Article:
Jones is credited with pioneering gospel music's exposure on television and introducing more gospel artists to television than any other host. Among them: Ricky Dillard, Vanessa Bell Armstrong, John P. Kee, Shirley Caesar, Hezekiah Walker, Mary Mary, the Williams Brothers, Dottie Peoples, Kirk Franklin, Fred Hammond, Donald Lawrence, Albertina Walker and Dorothy Norwood.

Jones was a "liaison for our music to the world," Dillard says. "We weren't professionals when we began. . . . Dr. Jones is the main reason gospel is still standing and in the eyes of the world today."

In 1989, Jones's show "Video Gospel" debuted on BET as the first national television show for gospel videos. He also hosts "Bobby Jones' Next Generation" on the Gospel Music Channel and "Bobby Jones Presents," broadcast on the Word Network. His radio show, "Bobby Jones Gospel Countdown," airs on American Urban Radio Networks in 147 markets throughout the world. Jones also pioneered the mixing of traditional and contemporary gospel on one program.

"Dr. Jones has managed to find cable outlets from the beginning and has become one of the only venues of older artists and up-and-coming artists. That is why he has succeeded," says Robert Darden, an associate professor of journalism at Baylor University and author of "People Get Ready: A New History of Black Gospel Music."

Aside from religious viewers and gospel fans, "Bobby Jones Gospel" appeals to people who appreciate good singing, but don't "want to sit and watch MTV videos where clothing is optional," Darden says. "Here, you just have great singers." The show has a television audience of more than 630,000 weekly, according to BET. The median age of viewers is 54.

"Bobby Jones Gospel" gives new gospel artists instant credibility, Darden says. "They can say, 'I've been on 'Bobby Jones.' He has been around long enough that he has a good reputation in the gospel industry. He is a little different than so many hosts because he is a bona fide artist."

Jones's 1983 rendition of "I'm So Glad I'm Standing Here Today," recorded with Barbara Mandrell, won a Grammy Award for the best soul gospel performance by a duo or group.

Jones's role has become even more important as the debate rages over contemporary gospel, some of which incorporates hip-hop beats, rap and less-modest singing attire. But Jones says contemporary gospel needs to be respected.

Gospel music has always evolved to meet the needs of people, he says. "These kids coming up today, singing contemporary, have no idea what we experienced," Jones says. "Their songs are more about praising God. The traditional songs were more about oppression and depression. But everything must change. It's the same thing with music."

Church 'commercialism'

Backstage between shows, Jones is sitting in his dressing room in a fire-red shirt and gray pinstriped pants. He's eating a salad, careful not to get lettuce between his teeth. He is about to explain why he is not a big fan of organized religion.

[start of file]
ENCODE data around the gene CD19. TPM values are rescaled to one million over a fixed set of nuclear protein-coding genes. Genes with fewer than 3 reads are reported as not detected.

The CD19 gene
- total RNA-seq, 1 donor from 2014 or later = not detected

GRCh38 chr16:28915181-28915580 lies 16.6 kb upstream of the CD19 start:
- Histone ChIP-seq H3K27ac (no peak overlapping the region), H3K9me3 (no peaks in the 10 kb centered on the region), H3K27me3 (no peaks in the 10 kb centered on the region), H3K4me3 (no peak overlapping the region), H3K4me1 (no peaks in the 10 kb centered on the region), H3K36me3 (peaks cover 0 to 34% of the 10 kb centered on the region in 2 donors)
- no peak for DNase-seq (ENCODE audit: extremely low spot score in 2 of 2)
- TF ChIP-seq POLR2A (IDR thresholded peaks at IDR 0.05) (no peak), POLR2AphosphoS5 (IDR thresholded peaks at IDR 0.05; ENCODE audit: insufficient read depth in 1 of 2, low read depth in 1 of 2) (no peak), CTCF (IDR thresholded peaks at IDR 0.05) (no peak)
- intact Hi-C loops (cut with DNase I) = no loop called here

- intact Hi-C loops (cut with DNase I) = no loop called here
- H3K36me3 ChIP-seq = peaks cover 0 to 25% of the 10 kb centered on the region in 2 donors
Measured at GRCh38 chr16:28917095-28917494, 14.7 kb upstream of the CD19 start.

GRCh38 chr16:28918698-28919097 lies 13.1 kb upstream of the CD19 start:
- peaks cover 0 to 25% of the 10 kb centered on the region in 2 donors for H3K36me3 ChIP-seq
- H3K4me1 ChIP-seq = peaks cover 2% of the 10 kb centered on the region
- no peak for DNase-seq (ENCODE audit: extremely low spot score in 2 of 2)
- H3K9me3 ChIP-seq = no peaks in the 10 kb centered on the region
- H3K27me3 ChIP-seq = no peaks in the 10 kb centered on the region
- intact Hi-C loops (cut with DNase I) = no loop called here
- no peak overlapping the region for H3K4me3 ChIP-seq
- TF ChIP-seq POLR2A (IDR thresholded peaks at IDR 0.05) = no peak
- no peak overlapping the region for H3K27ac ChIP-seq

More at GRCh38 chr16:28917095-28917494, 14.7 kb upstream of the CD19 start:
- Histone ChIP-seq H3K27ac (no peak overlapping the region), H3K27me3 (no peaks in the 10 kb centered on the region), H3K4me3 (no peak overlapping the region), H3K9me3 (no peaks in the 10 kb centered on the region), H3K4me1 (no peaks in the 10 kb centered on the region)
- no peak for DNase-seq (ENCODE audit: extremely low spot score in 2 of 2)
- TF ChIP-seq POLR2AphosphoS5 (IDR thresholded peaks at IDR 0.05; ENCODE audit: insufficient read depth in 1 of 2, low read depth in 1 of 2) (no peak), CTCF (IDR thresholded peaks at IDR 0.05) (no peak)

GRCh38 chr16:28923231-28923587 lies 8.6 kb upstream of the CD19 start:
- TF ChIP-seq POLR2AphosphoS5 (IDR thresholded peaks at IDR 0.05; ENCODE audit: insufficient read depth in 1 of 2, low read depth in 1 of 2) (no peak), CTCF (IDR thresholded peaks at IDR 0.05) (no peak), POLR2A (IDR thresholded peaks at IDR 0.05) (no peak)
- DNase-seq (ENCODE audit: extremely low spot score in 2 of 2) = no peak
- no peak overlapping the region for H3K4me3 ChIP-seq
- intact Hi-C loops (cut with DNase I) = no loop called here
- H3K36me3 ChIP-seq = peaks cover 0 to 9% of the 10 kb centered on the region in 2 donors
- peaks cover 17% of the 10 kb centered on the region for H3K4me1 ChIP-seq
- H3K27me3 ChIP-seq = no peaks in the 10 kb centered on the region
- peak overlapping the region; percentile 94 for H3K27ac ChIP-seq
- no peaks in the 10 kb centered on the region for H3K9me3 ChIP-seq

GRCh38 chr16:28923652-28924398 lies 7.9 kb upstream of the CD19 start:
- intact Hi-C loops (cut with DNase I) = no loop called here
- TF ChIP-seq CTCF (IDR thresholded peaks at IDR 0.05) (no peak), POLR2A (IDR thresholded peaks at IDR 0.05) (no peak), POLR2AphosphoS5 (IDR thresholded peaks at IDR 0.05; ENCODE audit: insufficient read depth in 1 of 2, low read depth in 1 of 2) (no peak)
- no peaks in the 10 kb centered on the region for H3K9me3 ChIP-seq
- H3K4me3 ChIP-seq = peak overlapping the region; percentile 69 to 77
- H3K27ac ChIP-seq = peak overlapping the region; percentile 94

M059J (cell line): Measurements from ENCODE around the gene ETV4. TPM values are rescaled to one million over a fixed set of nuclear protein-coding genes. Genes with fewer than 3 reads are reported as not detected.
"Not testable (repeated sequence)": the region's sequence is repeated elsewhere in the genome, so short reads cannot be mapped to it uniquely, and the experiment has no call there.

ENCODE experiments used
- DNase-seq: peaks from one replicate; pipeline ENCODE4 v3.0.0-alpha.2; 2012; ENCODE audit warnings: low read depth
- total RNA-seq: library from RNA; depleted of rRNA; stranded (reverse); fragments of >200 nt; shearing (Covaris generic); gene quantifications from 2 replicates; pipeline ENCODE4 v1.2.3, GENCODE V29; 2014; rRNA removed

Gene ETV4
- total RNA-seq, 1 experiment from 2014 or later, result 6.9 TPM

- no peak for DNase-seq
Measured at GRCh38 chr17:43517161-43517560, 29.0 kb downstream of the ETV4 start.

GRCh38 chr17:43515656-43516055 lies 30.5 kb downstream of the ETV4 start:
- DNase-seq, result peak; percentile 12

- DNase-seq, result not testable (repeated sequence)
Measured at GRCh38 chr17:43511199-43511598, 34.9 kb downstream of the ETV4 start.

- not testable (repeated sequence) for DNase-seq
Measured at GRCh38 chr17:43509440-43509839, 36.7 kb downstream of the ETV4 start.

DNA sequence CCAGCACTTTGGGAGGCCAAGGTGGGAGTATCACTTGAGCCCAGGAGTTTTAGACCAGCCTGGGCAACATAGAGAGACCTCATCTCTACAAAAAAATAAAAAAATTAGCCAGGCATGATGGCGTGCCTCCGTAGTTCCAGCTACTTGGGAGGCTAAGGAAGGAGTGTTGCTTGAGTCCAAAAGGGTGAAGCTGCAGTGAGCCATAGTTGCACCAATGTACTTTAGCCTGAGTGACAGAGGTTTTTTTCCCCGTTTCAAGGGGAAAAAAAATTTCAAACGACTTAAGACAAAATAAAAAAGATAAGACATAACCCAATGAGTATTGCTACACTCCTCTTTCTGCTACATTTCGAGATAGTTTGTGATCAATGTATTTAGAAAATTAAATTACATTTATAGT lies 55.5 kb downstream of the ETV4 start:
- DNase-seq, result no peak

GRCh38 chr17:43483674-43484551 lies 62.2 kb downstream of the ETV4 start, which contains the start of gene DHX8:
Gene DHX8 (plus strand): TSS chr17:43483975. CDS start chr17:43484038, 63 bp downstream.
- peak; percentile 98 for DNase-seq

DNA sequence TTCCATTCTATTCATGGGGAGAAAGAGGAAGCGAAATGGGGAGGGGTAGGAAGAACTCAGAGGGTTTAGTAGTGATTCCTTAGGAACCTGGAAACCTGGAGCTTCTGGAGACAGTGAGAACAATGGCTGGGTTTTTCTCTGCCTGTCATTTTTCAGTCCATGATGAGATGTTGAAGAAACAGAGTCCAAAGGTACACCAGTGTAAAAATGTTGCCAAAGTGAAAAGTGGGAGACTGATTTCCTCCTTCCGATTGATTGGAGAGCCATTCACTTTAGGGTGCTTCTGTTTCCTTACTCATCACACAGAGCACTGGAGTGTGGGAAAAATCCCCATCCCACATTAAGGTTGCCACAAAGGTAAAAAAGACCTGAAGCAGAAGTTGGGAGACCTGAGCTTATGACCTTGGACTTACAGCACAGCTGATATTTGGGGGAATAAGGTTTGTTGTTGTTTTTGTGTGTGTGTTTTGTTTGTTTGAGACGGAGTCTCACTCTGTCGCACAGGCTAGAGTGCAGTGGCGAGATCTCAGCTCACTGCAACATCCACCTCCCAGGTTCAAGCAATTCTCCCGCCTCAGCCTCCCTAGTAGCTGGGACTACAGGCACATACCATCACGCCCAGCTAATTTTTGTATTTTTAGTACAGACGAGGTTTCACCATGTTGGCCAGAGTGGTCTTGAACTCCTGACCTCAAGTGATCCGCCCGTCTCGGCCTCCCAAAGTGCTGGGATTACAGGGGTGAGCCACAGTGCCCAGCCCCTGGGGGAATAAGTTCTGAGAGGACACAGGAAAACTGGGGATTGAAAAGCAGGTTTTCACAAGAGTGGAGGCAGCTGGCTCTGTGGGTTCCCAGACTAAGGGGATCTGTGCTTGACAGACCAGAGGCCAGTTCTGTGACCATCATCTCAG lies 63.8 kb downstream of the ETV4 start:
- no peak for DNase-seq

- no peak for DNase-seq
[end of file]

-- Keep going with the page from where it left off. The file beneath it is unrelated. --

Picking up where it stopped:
"I don't want to offend any viewers," says Jones, who has been married since 1998 and lives in Fort Lauderdale, Fla., and in Nashville, where he attends a Baptist church and directs the Nashville Super Choir.

"I believe in Jesus," Jones says. "I am a Christian. But some practices that happened in organized church are questionable just for me." He says he doesn't believe in the "commercialism" of some churches. (During the taping of the anniversary show, Jones asked members of the audience how many went to churches that have more than 7,000 members. Some raised their hands. "How many of you know your pastor?" he asked. It was a serious moment. But then the show moved on.)

"There was a point in my experience in church where I witnessed a lot of situations I didn't think were parallel to the Christian belief," Jones says. "Even with gospel music today, I think there is a form of commercialism.

"People who watch me would never believe I think that way," he says. "When I look at God, I see a force beyond man, beyond an institution. I see that force as understanding the behavior of men, knowing -- because we have a brain -- we can make other decisions."

Jones says he created the religious talk show "Let's Talk Church," which debuted on BET in 2002, "so I could have a platform for people like me who could voice what they feel about the role of the church."

"I have a doctorate of theology, humanities and education." But, he says, "sometimes the church gets in the way of developing the mind."

"I wish I could see the love that Jesus preached in our church communities. There is some, of course, but I would like to see more," he says.

But the conversation must end -- it's showtime.

Jones reaches again for his rose-colored glasses, cane and hat.

"We are moving, Dr. Jones," a producer announces.

Jones maneuvers the dark corridors of backstage, through black curtains, up the steps.

A choir pours onstage in powder-blue robes and matching powder-blue shoes.

The camera swings. The organ pounces. The audience rises to its feet.

The purple curtains part and Jones moves to center stage. There is a church lady wearing lemon yellow sitting in the front row next to a church lady in orange. Their hats are huge churchgoing hats. The cool cat of gospel with some not-so-predictable religious views descends the stage to shake their hands.

The cue cards flash. Jones is in command, loving the eternal spotlight.

Bobby Jones Gospel

The 30th-anniversary season begins at 9 a.m. Sunday on BET.